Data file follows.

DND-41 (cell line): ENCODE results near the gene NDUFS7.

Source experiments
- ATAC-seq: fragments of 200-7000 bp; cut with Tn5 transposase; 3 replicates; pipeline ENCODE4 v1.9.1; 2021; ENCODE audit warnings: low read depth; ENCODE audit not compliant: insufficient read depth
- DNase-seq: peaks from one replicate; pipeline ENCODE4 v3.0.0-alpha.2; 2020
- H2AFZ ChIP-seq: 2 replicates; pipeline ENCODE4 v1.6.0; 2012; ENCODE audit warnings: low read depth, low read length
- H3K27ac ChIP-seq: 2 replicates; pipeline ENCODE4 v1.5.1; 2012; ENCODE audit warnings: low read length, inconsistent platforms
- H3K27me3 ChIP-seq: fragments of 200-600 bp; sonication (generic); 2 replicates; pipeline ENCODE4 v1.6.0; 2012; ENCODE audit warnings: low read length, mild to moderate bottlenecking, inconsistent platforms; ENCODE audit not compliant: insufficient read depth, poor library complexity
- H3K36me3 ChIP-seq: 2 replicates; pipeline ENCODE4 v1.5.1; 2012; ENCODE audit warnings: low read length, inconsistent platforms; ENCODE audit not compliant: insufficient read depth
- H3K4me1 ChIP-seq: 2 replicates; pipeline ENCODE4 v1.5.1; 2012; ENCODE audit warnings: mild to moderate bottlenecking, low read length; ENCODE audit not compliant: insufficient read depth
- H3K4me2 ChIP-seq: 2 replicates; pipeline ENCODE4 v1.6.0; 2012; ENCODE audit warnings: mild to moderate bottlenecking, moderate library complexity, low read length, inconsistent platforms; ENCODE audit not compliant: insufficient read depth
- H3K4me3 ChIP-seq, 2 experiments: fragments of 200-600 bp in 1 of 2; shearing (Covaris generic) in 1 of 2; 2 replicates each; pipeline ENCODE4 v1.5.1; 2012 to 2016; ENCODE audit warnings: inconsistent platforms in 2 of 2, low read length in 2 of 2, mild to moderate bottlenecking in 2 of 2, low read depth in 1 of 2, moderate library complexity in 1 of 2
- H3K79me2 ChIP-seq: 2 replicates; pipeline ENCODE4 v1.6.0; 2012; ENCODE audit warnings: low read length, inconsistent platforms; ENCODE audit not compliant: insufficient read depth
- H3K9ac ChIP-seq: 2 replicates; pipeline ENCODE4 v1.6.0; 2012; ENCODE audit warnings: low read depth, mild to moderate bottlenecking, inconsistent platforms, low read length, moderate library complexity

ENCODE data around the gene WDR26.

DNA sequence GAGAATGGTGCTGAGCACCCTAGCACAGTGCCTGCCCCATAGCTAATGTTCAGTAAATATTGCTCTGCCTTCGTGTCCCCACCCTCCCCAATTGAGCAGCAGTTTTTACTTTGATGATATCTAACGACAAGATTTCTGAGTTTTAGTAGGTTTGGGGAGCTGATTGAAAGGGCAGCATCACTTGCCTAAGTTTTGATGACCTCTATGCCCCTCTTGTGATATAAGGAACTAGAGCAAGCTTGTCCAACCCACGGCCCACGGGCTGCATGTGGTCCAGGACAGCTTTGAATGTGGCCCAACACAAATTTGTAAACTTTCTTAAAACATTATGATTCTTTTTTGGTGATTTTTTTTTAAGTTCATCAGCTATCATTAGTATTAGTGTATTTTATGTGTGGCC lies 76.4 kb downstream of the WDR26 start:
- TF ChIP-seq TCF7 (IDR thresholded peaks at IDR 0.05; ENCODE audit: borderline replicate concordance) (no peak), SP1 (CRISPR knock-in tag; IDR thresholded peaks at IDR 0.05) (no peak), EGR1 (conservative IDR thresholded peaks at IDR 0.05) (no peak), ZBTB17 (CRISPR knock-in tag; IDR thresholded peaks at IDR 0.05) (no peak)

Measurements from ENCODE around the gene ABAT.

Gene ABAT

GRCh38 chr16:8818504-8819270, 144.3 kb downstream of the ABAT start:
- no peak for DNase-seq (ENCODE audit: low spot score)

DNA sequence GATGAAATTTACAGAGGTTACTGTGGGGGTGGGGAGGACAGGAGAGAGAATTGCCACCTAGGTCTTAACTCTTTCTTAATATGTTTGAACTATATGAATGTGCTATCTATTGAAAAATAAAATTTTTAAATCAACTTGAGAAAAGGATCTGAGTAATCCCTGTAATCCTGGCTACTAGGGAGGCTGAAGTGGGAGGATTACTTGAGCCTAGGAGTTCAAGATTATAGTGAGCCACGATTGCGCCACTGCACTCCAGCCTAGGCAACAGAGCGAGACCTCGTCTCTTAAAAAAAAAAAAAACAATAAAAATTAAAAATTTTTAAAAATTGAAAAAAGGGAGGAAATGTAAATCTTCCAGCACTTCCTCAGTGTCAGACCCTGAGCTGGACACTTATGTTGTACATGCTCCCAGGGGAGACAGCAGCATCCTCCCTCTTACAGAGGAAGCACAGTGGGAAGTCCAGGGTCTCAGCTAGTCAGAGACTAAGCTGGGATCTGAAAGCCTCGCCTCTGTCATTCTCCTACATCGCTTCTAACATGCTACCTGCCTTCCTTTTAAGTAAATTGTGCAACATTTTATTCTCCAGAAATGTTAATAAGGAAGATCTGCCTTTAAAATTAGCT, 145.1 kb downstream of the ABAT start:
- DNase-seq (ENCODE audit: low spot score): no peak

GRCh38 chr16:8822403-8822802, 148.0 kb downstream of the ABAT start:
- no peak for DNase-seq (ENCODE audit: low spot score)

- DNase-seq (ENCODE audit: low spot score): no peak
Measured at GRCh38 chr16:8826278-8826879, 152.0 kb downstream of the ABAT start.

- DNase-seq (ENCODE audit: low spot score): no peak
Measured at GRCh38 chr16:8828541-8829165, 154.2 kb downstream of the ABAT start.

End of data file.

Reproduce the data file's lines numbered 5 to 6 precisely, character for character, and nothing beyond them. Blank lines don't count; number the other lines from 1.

- H2AFZ ChIP-seq: 2 replicates; pipeline ENCODE4 v1.6.0; 2012; ENCODE audit warnings: low read depth, low read length
- H3K27ac ChIP-seq: 2 replicates; pipeline ENCODE4 v1.5.1; 2012; ENCODE audit warnings: low read length, inconsistent platforms